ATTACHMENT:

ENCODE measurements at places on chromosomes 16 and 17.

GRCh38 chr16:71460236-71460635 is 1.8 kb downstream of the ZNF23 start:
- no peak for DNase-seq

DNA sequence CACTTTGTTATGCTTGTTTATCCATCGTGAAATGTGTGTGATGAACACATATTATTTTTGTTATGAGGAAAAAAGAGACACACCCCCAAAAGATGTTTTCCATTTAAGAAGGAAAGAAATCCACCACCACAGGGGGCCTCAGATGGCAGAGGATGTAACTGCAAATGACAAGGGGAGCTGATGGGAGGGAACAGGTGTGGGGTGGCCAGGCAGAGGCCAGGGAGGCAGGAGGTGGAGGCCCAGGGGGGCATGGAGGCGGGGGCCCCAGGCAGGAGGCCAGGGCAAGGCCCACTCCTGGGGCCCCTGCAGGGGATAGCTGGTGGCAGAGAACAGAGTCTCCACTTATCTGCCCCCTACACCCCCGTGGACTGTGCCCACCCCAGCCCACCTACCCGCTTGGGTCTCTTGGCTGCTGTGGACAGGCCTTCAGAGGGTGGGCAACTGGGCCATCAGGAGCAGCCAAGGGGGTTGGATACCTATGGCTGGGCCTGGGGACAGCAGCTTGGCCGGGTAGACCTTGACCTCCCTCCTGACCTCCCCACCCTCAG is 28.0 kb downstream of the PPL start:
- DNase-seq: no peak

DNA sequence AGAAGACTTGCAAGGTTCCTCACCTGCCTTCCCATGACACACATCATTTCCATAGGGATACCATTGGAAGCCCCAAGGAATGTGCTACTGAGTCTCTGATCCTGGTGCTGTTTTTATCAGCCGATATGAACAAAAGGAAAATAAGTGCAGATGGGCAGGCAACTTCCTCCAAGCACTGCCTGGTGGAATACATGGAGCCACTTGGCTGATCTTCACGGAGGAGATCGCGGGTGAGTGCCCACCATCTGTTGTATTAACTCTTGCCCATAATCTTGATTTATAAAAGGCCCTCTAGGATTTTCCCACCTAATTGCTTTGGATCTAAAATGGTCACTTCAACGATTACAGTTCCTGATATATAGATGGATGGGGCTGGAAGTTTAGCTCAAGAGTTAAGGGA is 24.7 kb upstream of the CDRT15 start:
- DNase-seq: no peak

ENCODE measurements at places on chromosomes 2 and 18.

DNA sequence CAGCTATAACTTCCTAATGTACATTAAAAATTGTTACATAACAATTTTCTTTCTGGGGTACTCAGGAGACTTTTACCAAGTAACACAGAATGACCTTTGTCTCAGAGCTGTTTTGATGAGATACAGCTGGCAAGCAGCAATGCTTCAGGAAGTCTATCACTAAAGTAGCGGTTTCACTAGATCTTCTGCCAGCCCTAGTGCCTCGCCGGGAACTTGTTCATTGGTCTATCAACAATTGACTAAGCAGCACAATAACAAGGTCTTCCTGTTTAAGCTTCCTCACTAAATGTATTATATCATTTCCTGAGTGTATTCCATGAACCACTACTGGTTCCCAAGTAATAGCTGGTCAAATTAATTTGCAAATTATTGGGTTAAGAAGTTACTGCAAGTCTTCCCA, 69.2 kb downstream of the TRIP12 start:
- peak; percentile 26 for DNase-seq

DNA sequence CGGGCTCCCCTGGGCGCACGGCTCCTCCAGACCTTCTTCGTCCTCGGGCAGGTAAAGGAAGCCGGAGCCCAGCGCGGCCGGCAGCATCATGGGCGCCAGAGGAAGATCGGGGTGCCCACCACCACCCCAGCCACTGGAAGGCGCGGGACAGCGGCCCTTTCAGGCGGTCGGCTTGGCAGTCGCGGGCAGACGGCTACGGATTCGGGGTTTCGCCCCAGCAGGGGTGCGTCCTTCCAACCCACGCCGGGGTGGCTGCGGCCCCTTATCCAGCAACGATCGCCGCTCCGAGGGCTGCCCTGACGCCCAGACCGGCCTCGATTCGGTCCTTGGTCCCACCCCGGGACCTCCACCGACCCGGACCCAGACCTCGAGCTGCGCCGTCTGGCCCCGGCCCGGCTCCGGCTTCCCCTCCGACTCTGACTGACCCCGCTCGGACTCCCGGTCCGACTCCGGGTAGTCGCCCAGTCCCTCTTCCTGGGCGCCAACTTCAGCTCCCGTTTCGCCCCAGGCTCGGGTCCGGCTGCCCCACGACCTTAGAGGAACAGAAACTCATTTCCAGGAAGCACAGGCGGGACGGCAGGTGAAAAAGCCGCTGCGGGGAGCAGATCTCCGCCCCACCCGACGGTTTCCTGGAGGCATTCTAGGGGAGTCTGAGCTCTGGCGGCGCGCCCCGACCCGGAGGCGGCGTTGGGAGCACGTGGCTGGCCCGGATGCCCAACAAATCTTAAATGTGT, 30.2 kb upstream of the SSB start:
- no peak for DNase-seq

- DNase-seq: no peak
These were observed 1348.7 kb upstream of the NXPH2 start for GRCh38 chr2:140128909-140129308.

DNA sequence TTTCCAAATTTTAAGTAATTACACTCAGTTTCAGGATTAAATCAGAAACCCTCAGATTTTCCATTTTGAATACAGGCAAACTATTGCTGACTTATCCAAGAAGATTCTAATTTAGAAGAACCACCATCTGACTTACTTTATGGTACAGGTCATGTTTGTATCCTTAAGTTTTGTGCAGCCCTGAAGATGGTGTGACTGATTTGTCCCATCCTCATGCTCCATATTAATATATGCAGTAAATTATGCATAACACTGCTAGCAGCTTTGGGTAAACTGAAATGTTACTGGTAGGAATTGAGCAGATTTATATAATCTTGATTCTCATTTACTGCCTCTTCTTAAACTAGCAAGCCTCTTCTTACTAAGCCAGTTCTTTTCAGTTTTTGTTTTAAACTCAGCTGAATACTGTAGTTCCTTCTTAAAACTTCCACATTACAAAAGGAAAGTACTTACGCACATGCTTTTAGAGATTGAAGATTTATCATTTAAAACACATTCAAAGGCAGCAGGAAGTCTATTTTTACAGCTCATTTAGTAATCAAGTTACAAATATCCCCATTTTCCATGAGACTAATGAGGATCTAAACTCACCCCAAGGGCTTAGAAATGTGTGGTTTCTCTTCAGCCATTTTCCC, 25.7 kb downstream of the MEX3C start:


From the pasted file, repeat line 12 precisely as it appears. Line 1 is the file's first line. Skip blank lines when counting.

- no peak for DNase-seq